PayPal has been hinting at and moving towards working more directly with Bitcoin quite a bit over the past months, but the big news just came out today. In a press release from Scott Ellison, senior director of corporate strategy at PayPal, officially announced today the first stage of the promised PayPal Bitcoin integration. You can read their full post here.
The press release doesn’t seem to have all that much to say at first, but it’s actually filled with juicy details.
1. This is just the first step.
PayPal makes it clear that this is them proverbially “testing the waters” of Bitcoin integration. They want to see how popular it is. They want to see how many customer service issues it creates for them. They want to hear feature requests from merchants. They want to feel it out.
Once you’ve tested the waters, what do you normally take as your second step? I prefer to cannonball, but PayPal seems more the type to enter with a precise dive. If this turns out well, I think we can expect PayPal to add an integrated cryptocurrency wallet to their platform.
2. They’re not just working with BitPay and Coinbase.
The third company listed is the 3rd place Bitcoin processor… and the 1st place cryptocurrency processor. Not just a Bitcoin payment processor, GoCoin has said that it aims to be currency-agnostic; framed in stark contrast to BitPay and Coinbase both of whom seem interested in sheltering Bitcoin from the potential competition of the altcoins.
What could this mean? Well, if everything goes well and GoCoin is able to integrate all their services effectively from their end, it’s definitely possible we could see Braintree/PayPal merchants who are able to accept not just Bitcoin, but also Dogecoin and Litecoin. Yeah, Dogecoin might become a real thing. Wow, so currency, much real, such not joke.
And yeah, Litecoin also. We might be seeing the beginnings of a real fight for cryptocurrency dominance – getting them in the front door was the difficult first step.
3. This announcement is only for a few kinds of goods – but what PayPal has done is open up new potential product classes.
PayPal focused on this integration as being for digital goods – selling music, e-books, virtual currency (not mentioned, but likely), and so on. What’s interesting about this is that those items have been, until now, basically on PayPal’s “do-not-sell” list. You could sell them, but PayPal seller protection would not be your friend. Without a physical item and a tracking number, there was basically no chance of the seller winning a dispute if the buyer was not satisfied.
Bitcoin (and Dogecoin and Litecoin) provide a great method of addressing this problem. PayPal is leveraging the lack of chargebacks inherent in these systems to provide merchants of digital goods with security for their sales. Obviously this comes at a cost – PayPal will have little way to satisfy potentially dissatisfied customers in case of failed fulfillment on the part of the merchant. It’s great to see an established company like PayPal using a disruptive technology to fill in the gaps of their existing business – that’s exactly what they’ve done here by using digital currencies (they refer to them as virtual currencies in the press release, but hopefully they’ll get around to fixing their lingo) to allow merchants to sell digital goods. It makes some basic, intuitive sense, doesn’t it? Digital for digital.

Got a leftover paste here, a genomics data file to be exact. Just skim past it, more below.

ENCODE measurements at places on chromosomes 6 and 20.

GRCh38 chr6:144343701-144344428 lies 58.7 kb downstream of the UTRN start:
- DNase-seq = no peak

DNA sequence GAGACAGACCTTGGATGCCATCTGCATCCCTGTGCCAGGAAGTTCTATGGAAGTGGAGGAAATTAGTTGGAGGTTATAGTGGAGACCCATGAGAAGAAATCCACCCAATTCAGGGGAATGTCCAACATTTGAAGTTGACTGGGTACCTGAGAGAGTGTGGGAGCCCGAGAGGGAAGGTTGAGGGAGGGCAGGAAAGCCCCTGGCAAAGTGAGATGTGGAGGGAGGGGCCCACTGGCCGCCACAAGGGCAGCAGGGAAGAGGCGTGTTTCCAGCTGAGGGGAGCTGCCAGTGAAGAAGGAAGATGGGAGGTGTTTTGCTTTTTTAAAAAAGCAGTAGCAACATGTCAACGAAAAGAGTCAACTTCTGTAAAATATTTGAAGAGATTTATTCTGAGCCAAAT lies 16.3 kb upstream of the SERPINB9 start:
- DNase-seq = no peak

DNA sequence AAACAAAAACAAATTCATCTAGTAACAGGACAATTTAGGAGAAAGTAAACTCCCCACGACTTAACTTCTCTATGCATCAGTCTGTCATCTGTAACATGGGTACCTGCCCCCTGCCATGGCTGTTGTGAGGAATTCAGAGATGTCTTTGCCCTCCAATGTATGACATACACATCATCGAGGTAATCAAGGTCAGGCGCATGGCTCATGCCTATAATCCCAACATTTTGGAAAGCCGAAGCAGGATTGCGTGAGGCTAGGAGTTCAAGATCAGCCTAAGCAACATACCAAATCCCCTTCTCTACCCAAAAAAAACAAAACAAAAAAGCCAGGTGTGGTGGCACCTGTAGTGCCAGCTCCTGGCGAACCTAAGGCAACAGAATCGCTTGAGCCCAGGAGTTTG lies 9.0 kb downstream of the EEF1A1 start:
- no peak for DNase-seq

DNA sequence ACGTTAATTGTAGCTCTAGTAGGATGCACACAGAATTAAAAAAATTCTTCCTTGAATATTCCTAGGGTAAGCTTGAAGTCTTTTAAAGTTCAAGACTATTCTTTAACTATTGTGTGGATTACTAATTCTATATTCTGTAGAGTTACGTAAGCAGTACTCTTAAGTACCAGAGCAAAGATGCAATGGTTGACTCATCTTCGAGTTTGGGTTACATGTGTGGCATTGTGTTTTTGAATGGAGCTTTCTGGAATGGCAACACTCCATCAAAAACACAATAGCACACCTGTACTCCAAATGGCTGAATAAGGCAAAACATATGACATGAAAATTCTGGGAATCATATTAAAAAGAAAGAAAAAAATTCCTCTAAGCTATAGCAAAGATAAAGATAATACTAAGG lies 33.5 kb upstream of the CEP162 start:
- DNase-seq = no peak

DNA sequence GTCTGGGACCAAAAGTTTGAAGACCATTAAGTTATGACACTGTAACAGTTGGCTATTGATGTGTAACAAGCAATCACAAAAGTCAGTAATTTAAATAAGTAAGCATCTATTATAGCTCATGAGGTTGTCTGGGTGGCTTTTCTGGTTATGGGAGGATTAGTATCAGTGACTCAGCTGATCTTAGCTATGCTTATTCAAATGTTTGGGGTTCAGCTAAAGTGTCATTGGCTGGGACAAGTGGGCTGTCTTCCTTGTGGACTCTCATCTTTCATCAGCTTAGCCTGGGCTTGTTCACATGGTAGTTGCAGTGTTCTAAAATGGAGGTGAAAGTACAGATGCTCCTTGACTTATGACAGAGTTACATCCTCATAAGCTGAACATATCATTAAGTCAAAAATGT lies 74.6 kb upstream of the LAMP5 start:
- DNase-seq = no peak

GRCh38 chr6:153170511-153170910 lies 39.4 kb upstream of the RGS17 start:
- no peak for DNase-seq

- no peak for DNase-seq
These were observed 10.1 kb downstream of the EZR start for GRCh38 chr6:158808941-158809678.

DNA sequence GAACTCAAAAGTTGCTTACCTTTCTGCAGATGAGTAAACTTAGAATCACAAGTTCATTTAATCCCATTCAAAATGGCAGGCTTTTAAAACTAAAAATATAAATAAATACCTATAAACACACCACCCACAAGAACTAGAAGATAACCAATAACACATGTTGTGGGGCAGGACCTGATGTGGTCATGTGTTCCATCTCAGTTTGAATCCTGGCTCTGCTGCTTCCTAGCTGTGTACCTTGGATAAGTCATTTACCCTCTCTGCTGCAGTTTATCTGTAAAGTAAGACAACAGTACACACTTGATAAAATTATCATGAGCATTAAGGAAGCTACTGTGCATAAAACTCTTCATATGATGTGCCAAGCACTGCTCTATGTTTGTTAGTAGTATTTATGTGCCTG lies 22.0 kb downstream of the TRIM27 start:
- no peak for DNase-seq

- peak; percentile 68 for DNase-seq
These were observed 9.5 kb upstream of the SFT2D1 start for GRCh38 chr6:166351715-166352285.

4. PayPal strikes back against sham pre-sales of mining equipment.
A last note, seemingly included at random, is PayPal noting that they have allowed people to sell (and pre-sell) mining equipment. It’s a silly thing to point out – kind of like saying, “Yes, we allow people to sell computer processors” – but it’s in the letter so that they can discuss pre-sales. PayPal allows pre-sales unless it doesn’t like exactly what you’re doing; if you’re selling too far in advance, selling an infeasible product, breaking laws, or whatever, they’ll shut you down. If you fulfill all your orders on time and your customers are happy, then they usually don’t take issue.
Obviously, several mining hardware manufacturers fall into the former category. As such, PayPal is shutting down pre-sales of mining hardware through their system. It’s hard to say that’s a bad idea. Pre-selling mining equipment has always been a very sketchy idea, due to the nature of the industry – difficulty changes making equipment lose value very quickly, for one.
There’s a little more covered in the letter – like that they expect all companies they work with in the Bitcoin space to be fully licensed and AML-KYC compliant – but we knew that would be in there.
This is the dawning of a new era, and I, for one, am glad to see that PayPal has welcomed its new blockchain overlords.